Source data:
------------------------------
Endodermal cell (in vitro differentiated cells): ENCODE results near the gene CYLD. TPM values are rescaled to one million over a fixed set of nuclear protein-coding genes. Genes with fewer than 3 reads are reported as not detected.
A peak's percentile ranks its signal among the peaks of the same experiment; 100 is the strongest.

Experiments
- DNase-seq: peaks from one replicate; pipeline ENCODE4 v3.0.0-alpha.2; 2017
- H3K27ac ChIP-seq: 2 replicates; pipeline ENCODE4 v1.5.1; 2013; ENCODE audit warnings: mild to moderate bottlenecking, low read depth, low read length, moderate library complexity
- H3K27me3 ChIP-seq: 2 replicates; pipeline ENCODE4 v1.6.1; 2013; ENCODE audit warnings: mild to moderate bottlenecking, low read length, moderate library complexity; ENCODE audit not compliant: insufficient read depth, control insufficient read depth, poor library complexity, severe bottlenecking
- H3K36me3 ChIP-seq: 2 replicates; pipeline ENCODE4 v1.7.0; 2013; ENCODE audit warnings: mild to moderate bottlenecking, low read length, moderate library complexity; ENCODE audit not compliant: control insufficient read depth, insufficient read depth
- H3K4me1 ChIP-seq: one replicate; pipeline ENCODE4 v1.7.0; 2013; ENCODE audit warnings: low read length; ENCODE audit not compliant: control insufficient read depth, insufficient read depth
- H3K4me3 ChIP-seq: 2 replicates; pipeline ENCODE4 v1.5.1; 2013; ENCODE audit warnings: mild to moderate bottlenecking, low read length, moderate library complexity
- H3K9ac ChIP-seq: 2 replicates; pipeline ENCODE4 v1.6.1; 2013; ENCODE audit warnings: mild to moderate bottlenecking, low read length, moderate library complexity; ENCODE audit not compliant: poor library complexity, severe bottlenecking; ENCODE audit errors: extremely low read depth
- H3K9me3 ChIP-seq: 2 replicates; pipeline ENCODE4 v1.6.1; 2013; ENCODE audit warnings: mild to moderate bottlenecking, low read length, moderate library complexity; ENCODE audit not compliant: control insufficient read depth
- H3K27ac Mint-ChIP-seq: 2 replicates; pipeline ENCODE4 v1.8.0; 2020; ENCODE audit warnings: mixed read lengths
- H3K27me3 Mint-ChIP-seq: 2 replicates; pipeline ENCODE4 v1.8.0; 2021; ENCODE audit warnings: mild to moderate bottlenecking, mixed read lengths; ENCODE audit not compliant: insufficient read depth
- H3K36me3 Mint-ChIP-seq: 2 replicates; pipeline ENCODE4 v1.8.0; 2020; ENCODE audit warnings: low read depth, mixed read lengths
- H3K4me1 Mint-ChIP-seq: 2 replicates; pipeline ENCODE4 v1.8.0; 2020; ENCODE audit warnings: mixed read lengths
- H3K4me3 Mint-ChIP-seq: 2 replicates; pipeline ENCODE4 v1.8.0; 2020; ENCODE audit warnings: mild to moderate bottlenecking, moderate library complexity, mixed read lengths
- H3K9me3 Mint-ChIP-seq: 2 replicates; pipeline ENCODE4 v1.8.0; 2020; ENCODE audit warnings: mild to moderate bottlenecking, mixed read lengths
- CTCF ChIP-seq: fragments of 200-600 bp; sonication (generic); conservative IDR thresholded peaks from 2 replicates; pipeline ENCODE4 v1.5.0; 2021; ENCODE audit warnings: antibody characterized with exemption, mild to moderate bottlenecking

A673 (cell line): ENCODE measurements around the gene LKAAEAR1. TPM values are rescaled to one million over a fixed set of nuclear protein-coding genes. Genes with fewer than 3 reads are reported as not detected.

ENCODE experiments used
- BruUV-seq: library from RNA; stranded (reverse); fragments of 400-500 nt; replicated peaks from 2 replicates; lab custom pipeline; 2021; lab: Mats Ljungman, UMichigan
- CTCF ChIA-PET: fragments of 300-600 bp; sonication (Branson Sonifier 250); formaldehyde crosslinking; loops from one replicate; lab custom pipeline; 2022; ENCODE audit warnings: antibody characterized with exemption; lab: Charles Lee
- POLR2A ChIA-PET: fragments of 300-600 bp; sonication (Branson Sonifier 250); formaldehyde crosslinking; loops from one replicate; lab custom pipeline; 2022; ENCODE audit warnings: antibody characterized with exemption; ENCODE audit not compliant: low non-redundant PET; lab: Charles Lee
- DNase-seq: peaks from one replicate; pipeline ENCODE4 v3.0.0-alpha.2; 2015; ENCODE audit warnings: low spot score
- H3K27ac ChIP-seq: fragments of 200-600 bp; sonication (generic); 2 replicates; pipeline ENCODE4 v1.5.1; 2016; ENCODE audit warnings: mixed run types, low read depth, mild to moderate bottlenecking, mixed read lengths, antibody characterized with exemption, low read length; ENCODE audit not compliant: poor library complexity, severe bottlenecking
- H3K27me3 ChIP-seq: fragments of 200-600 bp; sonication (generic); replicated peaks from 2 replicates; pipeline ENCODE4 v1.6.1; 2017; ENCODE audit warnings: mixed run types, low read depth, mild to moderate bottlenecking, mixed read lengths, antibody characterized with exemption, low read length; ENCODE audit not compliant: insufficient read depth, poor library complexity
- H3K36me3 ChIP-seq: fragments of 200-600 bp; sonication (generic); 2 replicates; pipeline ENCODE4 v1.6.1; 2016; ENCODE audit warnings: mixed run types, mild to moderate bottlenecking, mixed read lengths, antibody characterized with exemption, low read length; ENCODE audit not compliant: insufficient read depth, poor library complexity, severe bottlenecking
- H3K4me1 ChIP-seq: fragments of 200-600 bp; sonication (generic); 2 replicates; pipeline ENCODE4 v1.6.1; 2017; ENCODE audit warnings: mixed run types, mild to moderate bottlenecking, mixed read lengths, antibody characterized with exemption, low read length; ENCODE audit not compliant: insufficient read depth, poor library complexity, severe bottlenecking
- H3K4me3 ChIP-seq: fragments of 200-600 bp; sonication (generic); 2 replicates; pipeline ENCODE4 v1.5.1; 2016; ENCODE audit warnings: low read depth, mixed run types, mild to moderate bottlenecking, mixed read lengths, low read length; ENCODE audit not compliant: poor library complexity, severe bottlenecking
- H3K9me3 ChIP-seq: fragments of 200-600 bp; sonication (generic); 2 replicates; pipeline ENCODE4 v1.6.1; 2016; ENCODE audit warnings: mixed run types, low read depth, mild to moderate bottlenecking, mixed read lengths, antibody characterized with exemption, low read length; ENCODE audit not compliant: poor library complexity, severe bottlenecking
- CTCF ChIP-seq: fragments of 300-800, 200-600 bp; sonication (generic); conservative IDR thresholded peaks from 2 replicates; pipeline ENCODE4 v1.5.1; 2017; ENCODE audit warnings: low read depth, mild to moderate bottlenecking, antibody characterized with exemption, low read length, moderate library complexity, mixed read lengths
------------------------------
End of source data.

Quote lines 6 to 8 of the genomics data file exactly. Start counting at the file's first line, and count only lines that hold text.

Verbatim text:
- H3K27me3 ChIP-seq: 2 replicates; pipeline ENCODE4 v1.6.1; 2013; ENCODE audit warnings: mild to moderate bottlenecking, low read length, moderate library complexity; ENCODE audit not compliant: insufficient read depth, control insufficient read depth, poor library complexity, severe bottlenecking
- H3K36me3 ChIP-seq: 2 replicates; pipeline ENCODE4 v1.7.0; 2013; ENCODE audit warnings: mild to moderate bottlenecking, low read length, moderate library complexity; ENCODE audit not compliant: control insufficient read depth, insufficient read depth
- H3K4me1 ChIP-seq: one replicate; pipeline ENCODE4 v1.7.0; 2013; ENCODE audit warnings: low read length; ENCODE audit not compliant: control insufficient read depth, insufficient read depth